Hirst art, DiCaprio space trip help raise record AIDS funds

A Damien Hirst work of art and a trip into space with Leonardo DiCaprio helped AIDS foundation amfAR raise a record $35 million (28 million euros) on the sidelines of the Cannes Film Festival.

The Foundation for AIDS Research holds an exclusive bash annually during the festival, attracting a galaxy of stars to help raise funds, and this year was no exception.

Some 900 celebrities and members of the jet set turned up Thursday evening at the luxury Eden Roc hotel not far from Cannes for the 21st "Cinema Against AIDS" event, including amfAR fundraiser Sharon Stone, Marion Cotillard, Carla Bruni-Sarkozy, John Travolta, Kylie Minogue and Justin Bieber.

Festival jury members Sofia Coppola, Carole Bouquet and Gael Garcia Bernal and scores of top models including Eva Herzigova and Heidi Klum, were also present.

Stone auctioned off a work of art by British artist Hirst—the gilded skeleton of a woolly mammoth in a steel and glass vitrine—to a Russian billionaire for 11 million euros.

Just like last year, DiCaprio sold a trip with him into space with Virgin Galactic, the company founded by billionaire Richard Branson. He raised 700,000 euros.

Italian tenor Andrea Bocelli sang for the crowd before auctioning off a dinner at his home for 12 people that fetched 1.1 million euros.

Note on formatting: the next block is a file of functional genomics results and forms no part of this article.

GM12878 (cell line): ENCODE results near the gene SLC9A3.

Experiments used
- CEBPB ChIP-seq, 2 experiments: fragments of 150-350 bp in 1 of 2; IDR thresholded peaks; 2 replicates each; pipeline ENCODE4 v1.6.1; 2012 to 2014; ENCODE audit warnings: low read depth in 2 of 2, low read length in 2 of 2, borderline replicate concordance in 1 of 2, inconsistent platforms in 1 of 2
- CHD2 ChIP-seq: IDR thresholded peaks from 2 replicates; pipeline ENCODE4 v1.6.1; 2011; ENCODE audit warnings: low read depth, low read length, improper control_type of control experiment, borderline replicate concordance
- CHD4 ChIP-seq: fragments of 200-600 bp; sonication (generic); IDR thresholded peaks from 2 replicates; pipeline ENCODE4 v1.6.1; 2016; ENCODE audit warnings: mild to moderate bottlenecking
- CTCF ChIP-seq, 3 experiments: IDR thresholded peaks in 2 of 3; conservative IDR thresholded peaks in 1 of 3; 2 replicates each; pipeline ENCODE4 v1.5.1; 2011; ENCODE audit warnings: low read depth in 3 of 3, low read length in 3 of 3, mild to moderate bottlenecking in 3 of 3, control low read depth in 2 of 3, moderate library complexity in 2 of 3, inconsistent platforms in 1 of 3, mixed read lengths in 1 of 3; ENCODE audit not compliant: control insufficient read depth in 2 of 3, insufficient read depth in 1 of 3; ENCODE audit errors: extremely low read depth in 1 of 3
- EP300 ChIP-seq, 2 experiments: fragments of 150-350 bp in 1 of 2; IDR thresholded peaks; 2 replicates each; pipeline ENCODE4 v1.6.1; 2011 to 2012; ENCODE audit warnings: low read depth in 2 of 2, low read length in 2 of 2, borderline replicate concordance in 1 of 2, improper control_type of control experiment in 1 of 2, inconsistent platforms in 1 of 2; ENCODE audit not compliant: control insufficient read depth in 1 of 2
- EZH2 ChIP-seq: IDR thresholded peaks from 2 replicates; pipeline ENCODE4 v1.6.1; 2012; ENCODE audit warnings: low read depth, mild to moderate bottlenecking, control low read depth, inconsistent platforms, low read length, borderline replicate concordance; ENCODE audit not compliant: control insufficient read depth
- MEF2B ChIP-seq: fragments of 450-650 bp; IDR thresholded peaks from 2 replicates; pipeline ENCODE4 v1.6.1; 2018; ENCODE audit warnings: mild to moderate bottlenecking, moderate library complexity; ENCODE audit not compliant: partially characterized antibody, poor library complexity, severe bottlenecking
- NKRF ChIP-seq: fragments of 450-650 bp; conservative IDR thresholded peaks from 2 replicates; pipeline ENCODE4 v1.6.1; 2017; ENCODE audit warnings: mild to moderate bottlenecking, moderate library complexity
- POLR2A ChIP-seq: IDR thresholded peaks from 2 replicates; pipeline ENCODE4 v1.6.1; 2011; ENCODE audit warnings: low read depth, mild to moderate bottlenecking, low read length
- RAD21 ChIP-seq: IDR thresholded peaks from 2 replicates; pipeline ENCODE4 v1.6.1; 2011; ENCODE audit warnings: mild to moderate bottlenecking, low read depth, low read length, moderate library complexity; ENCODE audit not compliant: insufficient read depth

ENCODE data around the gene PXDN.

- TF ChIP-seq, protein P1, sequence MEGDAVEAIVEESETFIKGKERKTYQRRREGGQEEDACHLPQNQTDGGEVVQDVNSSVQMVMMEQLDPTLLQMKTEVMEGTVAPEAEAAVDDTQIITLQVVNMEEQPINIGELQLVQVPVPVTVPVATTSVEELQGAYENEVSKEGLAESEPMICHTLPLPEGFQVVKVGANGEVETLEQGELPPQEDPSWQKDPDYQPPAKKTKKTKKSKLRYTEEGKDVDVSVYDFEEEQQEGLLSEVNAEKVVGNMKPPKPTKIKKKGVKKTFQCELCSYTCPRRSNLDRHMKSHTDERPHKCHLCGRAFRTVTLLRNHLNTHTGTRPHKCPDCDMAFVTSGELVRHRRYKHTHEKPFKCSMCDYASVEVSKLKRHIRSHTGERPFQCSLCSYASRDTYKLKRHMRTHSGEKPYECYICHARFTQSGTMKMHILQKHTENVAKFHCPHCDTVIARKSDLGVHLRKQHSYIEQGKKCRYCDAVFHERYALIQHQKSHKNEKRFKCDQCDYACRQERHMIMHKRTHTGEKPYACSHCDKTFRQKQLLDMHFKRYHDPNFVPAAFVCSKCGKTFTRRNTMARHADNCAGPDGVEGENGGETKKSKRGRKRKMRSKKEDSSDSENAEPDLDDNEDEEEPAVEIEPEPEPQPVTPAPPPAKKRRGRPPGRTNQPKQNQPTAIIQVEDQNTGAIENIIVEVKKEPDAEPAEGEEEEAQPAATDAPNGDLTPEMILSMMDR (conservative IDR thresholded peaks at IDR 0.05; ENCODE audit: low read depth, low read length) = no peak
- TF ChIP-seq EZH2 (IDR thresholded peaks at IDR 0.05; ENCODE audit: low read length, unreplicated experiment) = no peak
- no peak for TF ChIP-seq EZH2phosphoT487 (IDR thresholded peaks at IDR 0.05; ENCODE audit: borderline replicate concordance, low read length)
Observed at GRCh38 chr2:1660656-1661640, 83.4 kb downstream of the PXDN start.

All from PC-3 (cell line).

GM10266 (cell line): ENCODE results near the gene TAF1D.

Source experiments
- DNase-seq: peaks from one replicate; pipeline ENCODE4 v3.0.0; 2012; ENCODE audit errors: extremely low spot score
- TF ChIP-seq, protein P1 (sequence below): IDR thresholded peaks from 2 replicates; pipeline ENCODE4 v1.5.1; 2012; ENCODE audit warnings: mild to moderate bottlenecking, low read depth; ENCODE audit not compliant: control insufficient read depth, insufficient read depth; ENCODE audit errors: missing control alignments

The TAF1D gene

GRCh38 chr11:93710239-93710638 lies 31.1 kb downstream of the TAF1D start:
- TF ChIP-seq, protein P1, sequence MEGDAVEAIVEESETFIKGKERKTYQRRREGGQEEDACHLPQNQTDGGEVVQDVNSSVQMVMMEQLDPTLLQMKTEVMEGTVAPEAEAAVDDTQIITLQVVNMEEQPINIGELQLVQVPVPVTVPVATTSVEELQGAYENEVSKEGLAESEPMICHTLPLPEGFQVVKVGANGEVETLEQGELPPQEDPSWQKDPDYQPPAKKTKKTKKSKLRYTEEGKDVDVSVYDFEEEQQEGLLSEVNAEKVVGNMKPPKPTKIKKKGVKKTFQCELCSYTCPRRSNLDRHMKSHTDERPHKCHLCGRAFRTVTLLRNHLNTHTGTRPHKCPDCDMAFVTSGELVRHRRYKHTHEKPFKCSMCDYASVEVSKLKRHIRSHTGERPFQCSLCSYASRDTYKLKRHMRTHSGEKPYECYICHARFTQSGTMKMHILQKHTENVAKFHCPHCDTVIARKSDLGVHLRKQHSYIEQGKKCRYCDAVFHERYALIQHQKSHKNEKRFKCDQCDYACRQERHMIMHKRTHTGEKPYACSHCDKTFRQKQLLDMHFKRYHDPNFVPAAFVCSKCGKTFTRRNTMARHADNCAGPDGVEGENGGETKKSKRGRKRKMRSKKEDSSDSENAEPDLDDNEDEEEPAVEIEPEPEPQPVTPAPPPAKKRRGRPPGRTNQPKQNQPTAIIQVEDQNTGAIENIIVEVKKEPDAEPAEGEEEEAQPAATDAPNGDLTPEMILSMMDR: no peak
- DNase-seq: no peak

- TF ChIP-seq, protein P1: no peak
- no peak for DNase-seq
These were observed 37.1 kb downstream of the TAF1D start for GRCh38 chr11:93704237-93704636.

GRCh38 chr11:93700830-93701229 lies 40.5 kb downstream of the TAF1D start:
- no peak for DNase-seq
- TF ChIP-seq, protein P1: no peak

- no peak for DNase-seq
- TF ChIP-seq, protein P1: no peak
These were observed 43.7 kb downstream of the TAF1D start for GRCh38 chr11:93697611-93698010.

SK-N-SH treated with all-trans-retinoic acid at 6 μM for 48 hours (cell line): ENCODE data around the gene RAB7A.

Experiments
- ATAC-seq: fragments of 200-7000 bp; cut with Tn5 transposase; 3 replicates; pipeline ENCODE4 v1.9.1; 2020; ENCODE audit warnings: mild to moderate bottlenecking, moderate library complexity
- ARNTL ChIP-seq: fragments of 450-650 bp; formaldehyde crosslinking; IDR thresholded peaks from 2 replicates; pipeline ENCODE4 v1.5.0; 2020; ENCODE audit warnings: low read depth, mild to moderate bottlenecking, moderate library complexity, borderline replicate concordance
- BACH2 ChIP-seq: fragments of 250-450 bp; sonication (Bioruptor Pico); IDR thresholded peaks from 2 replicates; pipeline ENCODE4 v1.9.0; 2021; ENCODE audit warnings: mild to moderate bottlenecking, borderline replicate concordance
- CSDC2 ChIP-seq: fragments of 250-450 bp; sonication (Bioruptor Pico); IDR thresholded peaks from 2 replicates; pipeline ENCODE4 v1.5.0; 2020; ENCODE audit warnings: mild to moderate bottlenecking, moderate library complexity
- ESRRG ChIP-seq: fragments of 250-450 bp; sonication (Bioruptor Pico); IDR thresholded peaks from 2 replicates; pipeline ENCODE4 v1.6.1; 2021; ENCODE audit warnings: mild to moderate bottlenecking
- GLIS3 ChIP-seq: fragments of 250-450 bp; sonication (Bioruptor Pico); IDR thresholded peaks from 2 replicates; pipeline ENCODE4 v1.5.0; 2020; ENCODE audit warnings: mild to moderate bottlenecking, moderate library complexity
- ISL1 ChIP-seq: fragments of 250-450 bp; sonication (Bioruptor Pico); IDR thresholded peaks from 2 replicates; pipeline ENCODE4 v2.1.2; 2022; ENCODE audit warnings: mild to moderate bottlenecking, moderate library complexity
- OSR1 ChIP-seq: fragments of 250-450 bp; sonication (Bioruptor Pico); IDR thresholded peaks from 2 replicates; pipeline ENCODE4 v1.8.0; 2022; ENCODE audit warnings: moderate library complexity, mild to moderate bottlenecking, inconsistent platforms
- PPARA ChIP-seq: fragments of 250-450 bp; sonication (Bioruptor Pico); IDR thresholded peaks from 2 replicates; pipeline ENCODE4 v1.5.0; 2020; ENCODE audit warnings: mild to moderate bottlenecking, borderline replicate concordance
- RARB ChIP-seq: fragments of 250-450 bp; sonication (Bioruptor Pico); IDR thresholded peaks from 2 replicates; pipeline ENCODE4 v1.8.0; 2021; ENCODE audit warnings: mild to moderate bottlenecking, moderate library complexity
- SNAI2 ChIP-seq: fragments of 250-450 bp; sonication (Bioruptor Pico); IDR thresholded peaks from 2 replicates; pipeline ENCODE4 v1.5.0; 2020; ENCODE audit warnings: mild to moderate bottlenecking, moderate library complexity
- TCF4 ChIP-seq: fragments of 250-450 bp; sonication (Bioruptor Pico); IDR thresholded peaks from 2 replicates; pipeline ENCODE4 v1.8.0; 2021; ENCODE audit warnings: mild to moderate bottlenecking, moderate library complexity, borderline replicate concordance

Bruni-Sarkozy, who was not accompanied by her husband, former French president Nicolas Sarkozy, raised 400,000 euros for a snake-shaped necklace of diamonds and an aquamarine made by Bulgari, of which she is currently the ambassador.

Two tickets for the next Oscars ceremony were sold for 200,000 euros.

On Thursday, actresses Catherine Deneuve and Milla Jovovich, Formula One champion Lewis Hamilton, actor Adrien Brody and Hollywood producer Harvey Weinstein were also of the party.

The amfAR foundation "is probably the NGO that manages to raise the most funds against AIDS, in a very glamorous event to be sure, but beyond that this event is very important to advance research, help patients and access to treatment for the most disadvantaged," Bruni-Sarkozy told AFP.

"There is no reason to think that AIDS is a declining epidemic. AIDS is still a pandemic, many young people get it. It has to be said. It's very important for me to be here this evening," added the former first lady, whose brother Virginio died of the illness.

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